You have heard of bouldering, but perhaps not buildering, in
which climbing enthusiasts scale skyscrapers and other
steel-and-glass Everests, often with nothing more than their bare
hands. You are surely familiar with the world's most famous
builderer, the superhero Spider-Man. That is also the nickname
bestowed upon me by the U.S. media shortly after I climbed my
first skyscraper, in 1994.
I buildered for the first time at age 11, when I forgot the keys
to my family's apartment in Valence, in Southern France. Rather
than wait for my parents to come home, I scaled the building and
entered through the window, seven stories up. Because the
structure was made of stone, the trip was not unlike a rock
climb, with finger and foot holds that enabled me to move fairly
freely from one windowsill or balcony to the next. That was 27
years ago. I've been in love with climbing ever since.
As a teenager I climbed cliffs, but in 1994 a sponsor asked if
I'd be interested in scaling the Citicorp Citibank Center in
Chicago, a 40-story climb. I was, and so began a career in
buildering. It's a full-time living, in which I earn just enough
(about $25,000 last year, largely from sponsorship deals) to
support my wife, Nicole, and three children. Nicole grudgingly
accepts my career choice. When we first met, in the early '80s, I
had just had a body cast removed, the result of a cliff fall. She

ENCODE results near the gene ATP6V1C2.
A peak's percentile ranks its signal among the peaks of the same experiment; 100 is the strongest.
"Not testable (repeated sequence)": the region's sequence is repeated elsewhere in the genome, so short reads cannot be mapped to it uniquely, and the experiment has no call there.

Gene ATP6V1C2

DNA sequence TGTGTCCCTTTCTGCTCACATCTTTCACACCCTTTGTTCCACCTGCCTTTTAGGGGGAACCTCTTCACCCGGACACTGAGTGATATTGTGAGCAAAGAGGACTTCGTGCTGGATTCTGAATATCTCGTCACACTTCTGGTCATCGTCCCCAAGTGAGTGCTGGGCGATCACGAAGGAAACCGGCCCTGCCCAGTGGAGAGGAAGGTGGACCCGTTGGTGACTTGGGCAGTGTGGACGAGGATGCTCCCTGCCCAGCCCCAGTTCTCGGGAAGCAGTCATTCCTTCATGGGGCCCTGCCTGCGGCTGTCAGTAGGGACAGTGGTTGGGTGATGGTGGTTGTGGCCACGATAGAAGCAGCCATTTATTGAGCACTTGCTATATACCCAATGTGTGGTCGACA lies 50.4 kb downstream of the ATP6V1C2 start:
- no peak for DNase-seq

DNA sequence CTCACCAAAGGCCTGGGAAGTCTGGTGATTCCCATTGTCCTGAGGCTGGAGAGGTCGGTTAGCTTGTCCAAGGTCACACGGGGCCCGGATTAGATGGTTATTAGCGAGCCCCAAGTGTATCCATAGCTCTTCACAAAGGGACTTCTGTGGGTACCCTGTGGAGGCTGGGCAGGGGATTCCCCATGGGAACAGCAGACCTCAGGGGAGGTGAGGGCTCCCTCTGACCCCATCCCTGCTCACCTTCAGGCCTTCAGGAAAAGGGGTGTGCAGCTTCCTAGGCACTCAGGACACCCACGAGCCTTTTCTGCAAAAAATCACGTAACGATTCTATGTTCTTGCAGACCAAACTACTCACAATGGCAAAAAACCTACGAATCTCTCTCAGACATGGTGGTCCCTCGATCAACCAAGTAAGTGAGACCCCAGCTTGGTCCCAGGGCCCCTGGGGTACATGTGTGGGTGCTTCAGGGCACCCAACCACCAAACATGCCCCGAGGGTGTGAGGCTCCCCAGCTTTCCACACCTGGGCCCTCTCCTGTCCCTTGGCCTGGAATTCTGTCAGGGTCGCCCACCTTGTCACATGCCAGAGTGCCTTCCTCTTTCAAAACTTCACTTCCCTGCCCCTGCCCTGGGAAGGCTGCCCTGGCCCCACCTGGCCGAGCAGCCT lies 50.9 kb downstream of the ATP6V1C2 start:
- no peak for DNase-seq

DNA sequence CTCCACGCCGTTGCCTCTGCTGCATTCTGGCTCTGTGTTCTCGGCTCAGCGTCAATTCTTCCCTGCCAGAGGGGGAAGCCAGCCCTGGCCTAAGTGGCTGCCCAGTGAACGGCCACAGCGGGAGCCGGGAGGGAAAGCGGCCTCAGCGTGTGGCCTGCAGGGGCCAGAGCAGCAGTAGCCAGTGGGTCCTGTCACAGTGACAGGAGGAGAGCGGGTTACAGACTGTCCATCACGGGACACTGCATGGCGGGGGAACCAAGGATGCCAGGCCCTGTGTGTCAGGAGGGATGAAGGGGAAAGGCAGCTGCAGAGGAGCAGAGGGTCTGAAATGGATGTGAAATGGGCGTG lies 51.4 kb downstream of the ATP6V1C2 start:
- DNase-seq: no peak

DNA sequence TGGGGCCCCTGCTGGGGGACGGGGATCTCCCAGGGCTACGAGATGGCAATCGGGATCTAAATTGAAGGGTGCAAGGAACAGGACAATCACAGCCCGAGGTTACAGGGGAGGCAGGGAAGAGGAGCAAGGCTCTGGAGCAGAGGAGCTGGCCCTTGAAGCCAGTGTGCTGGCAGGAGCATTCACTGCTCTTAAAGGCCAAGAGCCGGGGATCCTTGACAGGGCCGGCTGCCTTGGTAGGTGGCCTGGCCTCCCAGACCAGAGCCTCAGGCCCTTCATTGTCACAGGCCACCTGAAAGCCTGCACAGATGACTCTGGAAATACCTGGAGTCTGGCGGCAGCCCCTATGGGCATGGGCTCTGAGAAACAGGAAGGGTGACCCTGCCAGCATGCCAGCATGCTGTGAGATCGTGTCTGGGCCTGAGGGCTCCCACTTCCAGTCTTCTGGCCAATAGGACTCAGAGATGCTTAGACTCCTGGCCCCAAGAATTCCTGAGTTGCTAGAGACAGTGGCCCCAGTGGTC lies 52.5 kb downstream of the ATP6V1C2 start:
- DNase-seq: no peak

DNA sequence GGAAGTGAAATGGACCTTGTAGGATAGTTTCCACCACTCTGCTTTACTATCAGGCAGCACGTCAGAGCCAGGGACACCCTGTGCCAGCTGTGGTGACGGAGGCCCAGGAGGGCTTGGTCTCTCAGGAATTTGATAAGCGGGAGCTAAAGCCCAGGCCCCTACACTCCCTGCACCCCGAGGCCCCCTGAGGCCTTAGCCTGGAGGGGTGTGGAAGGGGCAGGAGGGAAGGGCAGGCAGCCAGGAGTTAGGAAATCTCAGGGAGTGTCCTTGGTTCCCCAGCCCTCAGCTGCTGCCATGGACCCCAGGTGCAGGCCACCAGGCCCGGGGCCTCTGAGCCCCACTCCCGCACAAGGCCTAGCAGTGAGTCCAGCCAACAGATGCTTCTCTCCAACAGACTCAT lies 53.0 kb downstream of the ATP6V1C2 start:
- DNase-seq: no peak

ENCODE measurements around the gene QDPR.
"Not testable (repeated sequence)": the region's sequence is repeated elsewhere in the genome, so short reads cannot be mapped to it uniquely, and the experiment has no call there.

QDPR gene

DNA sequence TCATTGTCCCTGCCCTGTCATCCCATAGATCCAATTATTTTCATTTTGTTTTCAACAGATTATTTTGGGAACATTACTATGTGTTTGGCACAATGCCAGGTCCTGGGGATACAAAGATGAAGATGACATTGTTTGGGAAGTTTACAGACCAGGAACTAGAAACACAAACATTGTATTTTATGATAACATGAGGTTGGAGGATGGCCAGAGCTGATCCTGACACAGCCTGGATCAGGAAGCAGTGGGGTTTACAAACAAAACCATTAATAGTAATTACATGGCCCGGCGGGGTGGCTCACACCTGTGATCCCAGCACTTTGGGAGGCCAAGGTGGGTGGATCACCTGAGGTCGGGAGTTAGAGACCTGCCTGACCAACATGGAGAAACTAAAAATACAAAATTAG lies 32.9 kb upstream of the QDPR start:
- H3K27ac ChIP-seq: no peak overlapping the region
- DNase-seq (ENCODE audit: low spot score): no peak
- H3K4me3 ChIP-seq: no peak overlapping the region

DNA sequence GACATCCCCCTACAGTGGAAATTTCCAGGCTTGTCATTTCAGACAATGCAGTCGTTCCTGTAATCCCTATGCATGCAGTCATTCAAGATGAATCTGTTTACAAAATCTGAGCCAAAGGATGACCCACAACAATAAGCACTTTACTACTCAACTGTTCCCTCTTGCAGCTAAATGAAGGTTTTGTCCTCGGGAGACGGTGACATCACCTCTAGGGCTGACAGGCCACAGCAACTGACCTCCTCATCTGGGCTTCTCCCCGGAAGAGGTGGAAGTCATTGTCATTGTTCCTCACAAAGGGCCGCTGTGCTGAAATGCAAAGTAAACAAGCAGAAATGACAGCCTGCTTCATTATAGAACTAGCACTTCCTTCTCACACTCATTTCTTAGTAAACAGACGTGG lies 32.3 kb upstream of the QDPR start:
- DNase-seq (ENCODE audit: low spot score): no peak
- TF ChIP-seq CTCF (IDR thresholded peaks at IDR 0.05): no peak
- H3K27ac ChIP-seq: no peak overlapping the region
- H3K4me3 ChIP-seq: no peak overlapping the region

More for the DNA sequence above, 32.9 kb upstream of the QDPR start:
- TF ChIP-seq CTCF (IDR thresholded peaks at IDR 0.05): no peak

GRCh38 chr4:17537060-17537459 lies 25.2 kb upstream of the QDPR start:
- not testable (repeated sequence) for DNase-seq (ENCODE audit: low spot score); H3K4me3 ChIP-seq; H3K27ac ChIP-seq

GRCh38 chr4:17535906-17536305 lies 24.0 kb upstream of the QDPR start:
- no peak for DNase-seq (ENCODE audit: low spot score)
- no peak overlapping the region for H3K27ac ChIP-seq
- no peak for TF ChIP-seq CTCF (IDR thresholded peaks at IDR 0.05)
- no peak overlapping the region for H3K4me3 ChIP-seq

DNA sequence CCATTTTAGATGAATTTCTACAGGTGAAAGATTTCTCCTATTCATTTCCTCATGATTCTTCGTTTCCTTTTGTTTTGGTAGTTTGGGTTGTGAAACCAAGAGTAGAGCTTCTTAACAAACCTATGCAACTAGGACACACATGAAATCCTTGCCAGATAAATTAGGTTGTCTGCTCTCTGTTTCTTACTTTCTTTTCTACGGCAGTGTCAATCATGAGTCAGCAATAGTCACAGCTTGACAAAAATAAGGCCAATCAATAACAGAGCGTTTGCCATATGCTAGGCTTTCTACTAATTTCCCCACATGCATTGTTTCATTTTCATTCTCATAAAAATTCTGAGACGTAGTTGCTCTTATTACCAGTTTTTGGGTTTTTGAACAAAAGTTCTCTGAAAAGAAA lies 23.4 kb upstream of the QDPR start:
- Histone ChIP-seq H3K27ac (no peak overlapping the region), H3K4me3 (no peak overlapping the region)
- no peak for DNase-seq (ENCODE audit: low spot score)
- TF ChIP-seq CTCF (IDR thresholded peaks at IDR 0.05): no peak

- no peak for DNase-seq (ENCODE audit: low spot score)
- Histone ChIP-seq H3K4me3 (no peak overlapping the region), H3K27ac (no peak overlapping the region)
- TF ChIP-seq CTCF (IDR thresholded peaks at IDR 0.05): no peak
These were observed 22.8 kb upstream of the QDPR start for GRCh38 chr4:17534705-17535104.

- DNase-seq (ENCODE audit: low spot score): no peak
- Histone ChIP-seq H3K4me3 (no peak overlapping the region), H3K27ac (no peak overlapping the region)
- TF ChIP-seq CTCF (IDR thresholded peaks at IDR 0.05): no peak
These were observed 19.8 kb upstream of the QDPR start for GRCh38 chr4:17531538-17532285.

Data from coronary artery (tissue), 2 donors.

knew what she was getting into.
To this day I have yet to fall during any of my building ascents,
which include Chicago's 1,450-foot Sears Tower. My only climbing
aids are a bag of talcum powder for my hands and rubber-soled
climbing slippers for my feet, which are small enough to fit
between the scaffolding grooves of tall edifices. Crowds
typically gather at the base of a building to witness my climbs,
which are made in broad daylight. The spectators at the top of a
building, however, are usually cops, waiting to slap the
handcuffs on me. I've been arrested between 50 and 60 times
(usually charged with trespassing) and have served numerous jail
sentences, though none have been for more than 10 days.
Do I feel fear before my climbs? Absolutely. Before ascents I
come down with terrible stomachaches, but the adrenaline rush I
get from heights is simply too powerful. Everest will always be
the planet's tallest mountain, so once you've reached its summit,
you can't go any higher. With these urban mountains, however,
there is always a new one being built that's higher than the last
one. I will keep climbing.
This fall, Robert is planning to climb New York City's 68-story
Trump Tower. He does not have a permit.
COLOR PHOTO: GIBOUX-ORAND/GAMMA LIAISON